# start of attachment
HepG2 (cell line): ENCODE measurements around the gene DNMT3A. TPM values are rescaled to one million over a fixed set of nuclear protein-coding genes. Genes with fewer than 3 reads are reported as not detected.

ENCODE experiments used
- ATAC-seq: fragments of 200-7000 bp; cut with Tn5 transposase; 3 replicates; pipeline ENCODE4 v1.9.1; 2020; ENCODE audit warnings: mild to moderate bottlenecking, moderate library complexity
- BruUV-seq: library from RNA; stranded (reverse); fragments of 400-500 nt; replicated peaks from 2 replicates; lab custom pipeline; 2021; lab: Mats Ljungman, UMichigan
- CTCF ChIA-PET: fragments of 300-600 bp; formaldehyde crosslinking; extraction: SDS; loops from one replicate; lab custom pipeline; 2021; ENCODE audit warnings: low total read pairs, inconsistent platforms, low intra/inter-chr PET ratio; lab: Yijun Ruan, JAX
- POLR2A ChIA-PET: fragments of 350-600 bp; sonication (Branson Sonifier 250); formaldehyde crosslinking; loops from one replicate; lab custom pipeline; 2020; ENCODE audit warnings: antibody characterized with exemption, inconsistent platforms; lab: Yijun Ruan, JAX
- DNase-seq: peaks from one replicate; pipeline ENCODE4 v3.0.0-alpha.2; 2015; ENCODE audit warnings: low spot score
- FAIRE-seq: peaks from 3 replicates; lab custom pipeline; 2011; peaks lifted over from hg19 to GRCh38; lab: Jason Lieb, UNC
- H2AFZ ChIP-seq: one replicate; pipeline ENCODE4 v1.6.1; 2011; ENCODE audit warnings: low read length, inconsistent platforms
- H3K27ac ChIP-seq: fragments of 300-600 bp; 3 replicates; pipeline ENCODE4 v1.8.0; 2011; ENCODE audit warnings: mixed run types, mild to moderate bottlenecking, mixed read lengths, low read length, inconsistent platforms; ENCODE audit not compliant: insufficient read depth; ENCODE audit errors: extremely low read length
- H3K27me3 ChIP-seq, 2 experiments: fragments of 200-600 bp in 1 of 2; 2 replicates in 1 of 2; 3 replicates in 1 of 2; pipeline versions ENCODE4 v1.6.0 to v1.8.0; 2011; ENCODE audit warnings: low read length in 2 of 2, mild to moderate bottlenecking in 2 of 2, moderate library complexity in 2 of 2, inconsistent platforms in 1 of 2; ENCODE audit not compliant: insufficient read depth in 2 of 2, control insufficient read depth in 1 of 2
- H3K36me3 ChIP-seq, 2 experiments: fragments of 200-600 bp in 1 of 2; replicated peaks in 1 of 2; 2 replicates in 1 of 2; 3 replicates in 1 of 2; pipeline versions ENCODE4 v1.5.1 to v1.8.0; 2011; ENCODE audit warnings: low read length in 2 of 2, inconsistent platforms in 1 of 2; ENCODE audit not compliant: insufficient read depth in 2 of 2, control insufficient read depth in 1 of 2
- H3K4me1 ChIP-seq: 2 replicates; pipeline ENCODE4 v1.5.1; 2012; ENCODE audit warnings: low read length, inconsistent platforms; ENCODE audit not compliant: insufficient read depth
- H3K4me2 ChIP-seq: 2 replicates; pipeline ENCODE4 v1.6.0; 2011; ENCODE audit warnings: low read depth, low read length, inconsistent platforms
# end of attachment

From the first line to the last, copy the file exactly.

HepG2 (cell line): ENCODE measurements around the gene DNMT3A. TPM values are rescaled to one million over a fixed set of nuclear protein-coding genes. Genes with fewer than 3 reads are reported as not detected.

ENCODE experiments used
- ATAC-seq: fragments of 200-7000 bp; cut with Tn5 transposase; 3 replicates; pipeline ENCODE4 v1.9.1; 2020; ENCODE audit warnings: mild to moderate bottlenecking, moderate library complexity
- BruUV-seq: library from RNA; stranded (reverse); fragments of 400-500 nt; replicated peaks from 2 replicates; lab custom pipeline; 2021; lab: Mats Ljungman, UMichigan
- CTCF ChIA-PET: fragments of 300-600 bp; formaldehyde crosslinking; extraction: SDS; loops from one replicate; lab custom pipeline; 2021; ENCODE audit warnings: low total read pairs, inconsistent platforms, low intra/inter-chr PET ratio; lab: Yijun Ruan, JAX
- POLR2A ChIA-PET: fragments of 350-600 bp; sonication (Branson Sonifier 250); formaldehyde crosslinking; loops from one replicate; lab custom pipeline; 2020; ENCODE audit warnings: antibody characterized with exemption, inconsistent platforms; lab: Yijun Ruan, JAX
- DNase-seq: peaks from one replicate; pipeline ENCODE4 v3.0.0-alpha.2; 2015; ENCODE audit warnings: low spot score
- FAIRE-seq: peaks from 3 replicates; lab custom pipeline; 2011; peaks lifted over from hg19 to GRCh38; lab: Jason Lieb, UNC
- H2AFZ ChIP-seq: one replicate; pipeline ENCODE4 v1.6.1; 2011; ENCODE audit warnings: low read length, inconsistent platforms
- H3K27ac ChIP-seq: fragments of 300-600 bp; 3 replicates; pipeline ENCODE4 v1.8.0; 2011; ENCODE audit warnings: mixed run types, mild to moderate bottlenecking, mixed read lengths, low read length, inconsistent platforms; ENCODE audit not compliant: insufficient read depth; ENCODE audit errors: extremely low read length
- H3K27me3 ChIP-seq, 2 experiments: fragments of 200-600 bp in 1 of 2; 2 replicates in 1 of 2; 3 replicates in 1 of 2; pipeline versions ENCODE4 v1.6.0 to v1.8.0; 2011; ENCODE audit warnings: low read length in 2 of 2, mild to moderate bottlenecking in 2 of 2, moderate library complexity in 2 of 2, inconsistent platforms in 1 of 2; ENCODE audit not compliant: insufficient read depth in 2 of 2, control insufficient read depth in 1 of 2
- H3K36me3 ChIP-seq, 2 experiments: fragments of 200-600 bp in 1 of 2; replicated peaks in 1 of 2; 2 replicates in 1 of 2; 3 replicates in 1 of 2; pipeline versions ENCODE4 v1.5.1 to v1.8.0; 2011; ENCODE audit warnings: low read length in 2 of 2, inconsistent platforms in 1 of 2; ENCODE audit not compliant: insufficient read depth in 2 of 2, control insufficient read depth in 1 of 2
- H3K4me1 ChIP-seq: 2 replicates; pipeline ENCODE4 v1.5.1; 2012; ENCODE audit warnings: low read length, inconsistent platforms; ENCODE audit not compliant: insufficient read depth
- H3K4me2 ChIP-seq: 2 replicates; pipeline ENCODE4 v1.6.0; 2011; ENCODE audit warnings: low read depth, low read length, inconsistent platforms